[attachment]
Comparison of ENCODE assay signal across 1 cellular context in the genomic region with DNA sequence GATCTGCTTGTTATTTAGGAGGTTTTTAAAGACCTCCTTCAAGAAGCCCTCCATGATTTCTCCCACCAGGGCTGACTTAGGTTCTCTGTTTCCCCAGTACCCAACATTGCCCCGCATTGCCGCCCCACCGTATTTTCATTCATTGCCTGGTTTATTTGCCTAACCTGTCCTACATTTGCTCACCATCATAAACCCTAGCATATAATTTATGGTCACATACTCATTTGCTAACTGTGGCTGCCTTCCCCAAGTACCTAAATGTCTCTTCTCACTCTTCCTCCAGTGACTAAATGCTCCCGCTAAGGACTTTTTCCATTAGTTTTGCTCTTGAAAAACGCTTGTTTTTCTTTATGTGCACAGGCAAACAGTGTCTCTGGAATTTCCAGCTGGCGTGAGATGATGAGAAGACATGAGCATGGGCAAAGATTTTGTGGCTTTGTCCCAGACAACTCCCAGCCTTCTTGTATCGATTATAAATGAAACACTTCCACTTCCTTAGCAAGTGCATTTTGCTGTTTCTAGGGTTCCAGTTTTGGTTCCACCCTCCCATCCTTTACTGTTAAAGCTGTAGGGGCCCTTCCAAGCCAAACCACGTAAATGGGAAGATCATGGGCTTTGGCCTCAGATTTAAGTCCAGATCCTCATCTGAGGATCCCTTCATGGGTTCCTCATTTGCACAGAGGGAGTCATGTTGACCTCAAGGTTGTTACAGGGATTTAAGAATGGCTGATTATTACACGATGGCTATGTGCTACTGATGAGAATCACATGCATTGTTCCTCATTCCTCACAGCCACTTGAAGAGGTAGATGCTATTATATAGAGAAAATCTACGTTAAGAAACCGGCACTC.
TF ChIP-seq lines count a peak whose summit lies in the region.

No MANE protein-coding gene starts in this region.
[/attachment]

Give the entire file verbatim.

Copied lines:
Comparison of ENCODE assay signal across 1 cellular context in the genomic region with DNA sequence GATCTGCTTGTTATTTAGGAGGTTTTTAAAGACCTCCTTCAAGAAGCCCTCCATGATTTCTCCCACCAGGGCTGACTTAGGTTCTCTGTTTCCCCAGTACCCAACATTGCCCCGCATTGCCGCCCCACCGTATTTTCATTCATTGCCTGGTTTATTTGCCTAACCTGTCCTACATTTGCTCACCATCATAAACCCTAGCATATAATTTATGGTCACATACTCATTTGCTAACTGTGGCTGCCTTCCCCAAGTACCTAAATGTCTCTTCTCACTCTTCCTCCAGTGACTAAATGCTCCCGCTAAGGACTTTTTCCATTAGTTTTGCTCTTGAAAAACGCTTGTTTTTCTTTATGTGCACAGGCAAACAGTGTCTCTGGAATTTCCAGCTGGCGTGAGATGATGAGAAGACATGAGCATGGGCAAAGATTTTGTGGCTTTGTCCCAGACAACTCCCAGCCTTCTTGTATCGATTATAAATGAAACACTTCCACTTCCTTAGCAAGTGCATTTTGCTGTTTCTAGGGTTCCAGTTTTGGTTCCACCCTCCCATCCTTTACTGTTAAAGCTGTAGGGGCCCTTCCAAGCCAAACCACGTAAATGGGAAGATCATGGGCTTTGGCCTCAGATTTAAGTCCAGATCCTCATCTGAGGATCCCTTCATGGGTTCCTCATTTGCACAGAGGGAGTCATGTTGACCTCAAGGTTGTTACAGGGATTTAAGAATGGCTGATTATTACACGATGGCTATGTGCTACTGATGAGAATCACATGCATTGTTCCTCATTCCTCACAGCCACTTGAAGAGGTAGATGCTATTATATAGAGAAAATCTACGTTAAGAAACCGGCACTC.
TF ChIP-seq lines count a peak whose summit lies in the region.

No MANE protein-coding gene starts in this region.